Because Wyoming does not impose an income tax, local governments largely rely on property tax collections. In fact, in 2012, the State levied just over $1.606 billion in property taxes on a state-wide assessed value of $25.2 billion. Nearly 64% of these revenues come from minerals production and 69% of the revenues from property taxes are directed to Wyoming's public schools.
Property is valued as it exists on January 1st of each year. Assessed values should go out no later than the 4th Monday in May and the County Treasurer's Office sends bills in September. Bills may be paid 50% due by November 10th and 50% due the next May 10th.
WYOMING ASSESSES PROPERTY FOR TAX PURPOSES AS FOLLOWS:
TO SEE WHAT A MILL GENERATES IN EACH COUNTY, SEE THE FOLLOWING TABLE:
- Mineral production: 100% of fair market value;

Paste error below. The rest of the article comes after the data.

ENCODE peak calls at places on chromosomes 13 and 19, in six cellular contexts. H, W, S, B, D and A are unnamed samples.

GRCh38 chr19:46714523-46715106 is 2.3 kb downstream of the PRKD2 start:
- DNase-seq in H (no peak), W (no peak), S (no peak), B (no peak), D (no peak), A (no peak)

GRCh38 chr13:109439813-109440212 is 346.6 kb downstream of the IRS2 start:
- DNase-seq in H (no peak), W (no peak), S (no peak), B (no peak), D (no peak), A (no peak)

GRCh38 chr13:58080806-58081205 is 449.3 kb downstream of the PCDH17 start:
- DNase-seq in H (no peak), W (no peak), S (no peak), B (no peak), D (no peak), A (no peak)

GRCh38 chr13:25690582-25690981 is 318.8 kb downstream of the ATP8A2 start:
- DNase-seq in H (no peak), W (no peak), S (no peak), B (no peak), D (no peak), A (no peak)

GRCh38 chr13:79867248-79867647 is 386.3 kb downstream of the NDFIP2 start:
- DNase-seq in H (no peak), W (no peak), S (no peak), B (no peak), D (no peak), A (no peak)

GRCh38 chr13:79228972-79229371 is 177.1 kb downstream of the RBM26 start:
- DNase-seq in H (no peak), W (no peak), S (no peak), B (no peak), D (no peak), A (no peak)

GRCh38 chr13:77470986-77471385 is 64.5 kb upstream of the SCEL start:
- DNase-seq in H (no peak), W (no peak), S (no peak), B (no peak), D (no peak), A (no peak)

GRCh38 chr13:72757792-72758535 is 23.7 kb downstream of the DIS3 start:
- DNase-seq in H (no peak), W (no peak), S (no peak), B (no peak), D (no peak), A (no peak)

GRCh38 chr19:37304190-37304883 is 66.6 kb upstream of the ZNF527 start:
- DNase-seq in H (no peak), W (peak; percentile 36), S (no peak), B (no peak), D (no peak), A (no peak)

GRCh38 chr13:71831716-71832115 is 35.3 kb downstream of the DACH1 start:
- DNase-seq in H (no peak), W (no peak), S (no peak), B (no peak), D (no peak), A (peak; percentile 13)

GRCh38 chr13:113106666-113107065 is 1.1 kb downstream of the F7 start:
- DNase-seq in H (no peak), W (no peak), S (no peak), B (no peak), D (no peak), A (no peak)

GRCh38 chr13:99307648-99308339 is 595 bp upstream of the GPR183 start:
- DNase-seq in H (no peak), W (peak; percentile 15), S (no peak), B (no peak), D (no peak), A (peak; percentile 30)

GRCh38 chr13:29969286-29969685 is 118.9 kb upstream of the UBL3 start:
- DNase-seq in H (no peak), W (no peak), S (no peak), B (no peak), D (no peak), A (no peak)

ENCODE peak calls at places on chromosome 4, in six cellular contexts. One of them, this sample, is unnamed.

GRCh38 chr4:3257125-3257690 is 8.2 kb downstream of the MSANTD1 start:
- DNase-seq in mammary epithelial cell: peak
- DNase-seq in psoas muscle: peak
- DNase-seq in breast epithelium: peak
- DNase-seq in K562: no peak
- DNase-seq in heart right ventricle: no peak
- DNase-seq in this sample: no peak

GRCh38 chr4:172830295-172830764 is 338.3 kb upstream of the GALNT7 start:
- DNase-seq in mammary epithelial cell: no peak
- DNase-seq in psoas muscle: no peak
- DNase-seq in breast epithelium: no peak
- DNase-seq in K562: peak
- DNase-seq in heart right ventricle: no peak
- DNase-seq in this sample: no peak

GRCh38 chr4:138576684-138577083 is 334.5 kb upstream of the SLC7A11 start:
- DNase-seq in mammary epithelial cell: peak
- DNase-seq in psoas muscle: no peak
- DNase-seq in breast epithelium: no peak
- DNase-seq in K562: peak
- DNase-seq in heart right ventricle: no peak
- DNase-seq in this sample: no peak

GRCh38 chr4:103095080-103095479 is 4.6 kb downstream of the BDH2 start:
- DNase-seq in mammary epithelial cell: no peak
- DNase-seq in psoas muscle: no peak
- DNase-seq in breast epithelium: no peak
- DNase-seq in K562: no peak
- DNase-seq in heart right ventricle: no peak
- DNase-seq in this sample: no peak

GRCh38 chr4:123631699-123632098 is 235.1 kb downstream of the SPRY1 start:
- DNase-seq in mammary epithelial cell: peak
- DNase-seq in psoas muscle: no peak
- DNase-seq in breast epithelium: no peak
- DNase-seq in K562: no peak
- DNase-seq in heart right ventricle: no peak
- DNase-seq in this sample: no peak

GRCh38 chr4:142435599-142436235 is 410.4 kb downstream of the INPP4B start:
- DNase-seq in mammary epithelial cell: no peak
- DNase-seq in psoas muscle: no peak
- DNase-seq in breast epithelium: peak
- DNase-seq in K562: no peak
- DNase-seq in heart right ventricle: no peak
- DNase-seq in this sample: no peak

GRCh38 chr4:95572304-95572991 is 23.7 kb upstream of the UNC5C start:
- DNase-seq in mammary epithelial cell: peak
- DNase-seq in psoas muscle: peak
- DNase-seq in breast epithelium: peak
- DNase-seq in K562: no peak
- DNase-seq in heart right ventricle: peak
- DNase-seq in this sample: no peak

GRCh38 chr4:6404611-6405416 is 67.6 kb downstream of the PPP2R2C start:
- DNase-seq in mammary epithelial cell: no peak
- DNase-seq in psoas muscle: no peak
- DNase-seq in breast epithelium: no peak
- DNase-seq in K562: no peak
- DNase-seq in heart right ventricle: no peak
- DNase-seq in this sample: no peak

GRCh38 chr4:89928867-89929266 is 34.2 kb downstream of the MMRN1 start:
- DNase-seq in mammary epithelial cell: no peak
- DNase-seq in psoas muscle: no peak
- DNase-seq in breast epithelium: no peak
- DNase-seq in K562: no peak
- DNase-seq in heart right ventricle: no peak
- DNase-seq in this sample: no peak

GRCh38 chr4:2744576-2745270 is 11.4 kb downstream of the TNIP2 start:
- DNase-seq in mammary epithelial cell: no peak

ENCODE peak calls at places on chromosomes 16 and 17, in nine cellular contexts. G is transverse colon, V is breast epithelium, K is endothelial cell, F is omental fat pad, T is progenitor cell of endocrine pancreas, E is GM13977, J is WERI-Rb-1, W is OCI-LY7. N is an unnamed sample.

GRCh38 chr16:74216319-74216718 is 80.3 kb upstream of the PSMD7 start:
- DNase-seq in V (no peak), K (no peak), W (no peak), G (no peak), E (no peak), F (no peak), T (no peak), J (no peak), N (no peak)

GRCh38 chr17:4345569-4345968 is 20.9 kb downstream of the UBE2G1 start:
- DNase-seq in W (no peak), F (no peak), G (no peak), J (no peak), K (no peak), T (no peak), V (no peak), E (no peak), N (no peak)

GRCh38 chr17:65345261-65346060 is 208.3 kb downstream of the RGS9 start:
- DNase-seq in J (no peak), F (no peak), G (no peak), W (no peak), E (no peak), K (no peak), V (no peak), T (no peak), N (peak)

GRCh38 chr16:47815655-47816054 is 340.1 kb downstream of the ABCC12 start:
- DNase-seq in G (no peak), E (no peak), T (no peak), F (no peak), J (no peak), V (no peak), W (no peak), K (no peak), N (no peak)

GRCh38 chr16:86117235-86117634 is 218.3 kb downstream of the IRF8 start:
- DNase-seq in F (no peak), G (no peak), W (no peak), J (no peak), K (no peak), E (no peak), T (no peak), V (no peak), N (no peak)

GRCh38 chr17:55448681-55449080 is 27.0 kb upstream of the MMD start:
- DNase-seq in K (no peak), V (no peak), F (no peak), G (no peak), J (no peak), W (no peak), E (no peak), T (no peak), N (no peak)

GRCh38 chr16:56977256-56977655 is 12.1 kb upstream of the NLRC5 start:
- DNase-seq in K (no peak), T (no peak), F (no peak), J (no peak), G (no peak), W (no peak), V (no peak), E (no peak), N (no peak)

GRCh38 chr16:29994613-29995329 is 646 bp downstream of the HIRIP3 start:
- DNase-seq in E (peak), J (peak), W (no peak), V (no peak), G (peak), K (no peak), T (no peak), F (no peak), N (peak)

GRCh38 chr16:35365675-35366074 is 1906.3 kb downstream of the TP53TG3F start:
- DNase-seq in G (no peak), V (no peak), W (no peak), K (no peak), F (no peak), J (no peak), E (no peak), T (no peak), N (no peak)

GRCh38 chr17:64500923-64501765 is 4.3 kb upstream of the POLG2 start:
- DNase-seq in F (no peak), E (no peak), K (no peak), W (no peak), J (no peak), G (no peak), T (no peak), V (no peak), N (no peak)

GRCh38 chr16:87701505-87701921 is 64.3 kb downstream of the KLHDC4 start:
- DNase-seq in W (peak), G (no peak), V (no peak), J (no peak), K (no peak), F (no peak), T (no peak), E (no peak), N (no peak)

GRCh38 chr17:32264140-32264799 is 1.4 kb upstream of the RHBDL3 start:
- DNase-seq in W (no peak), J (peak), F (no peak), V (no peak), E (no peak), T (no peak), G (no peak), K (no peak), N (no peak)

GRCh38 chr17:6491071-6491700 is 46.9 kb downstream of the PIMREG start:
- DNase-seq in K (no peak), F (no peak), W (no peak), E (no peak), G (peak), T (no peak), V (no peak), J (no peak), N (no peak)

- Industrial property - utilities, pipelines, railroads and manufacturing; 11.5% of fair market value;
- Residential real property, and commercial real and personal property: 9.5% of fair market value;
- Agricultural Lands; 9.5% of productivity value
HOW DO MILL LEVIES WORK?
A mill levy is the number of dollars in taxes that a property owner must pay for every $1,000 of assessed value. County Commissioners establish the total mill levy for each tax district based on budget requests from the various taxing entities within the district boundaries. An illustration of the various taxing jurisdictions in Wyoming can be found below.
Tax amounts are derived by multiplying the assessed value by the amount of the mill levy that applies for the location of the property. Remember, one mill is $.001 (1/1000 of a dollar).
Wyoming offers a number of property tax relief programs for the citizens of the state, including:
Veteran's Property Tax Exemption
Property Tax Refund Program
Tax Rebate to Elderly and Disabled Program
Property Tax Deferral Program
Click here to see more information on each program: Current Property Tax Assistance Programs.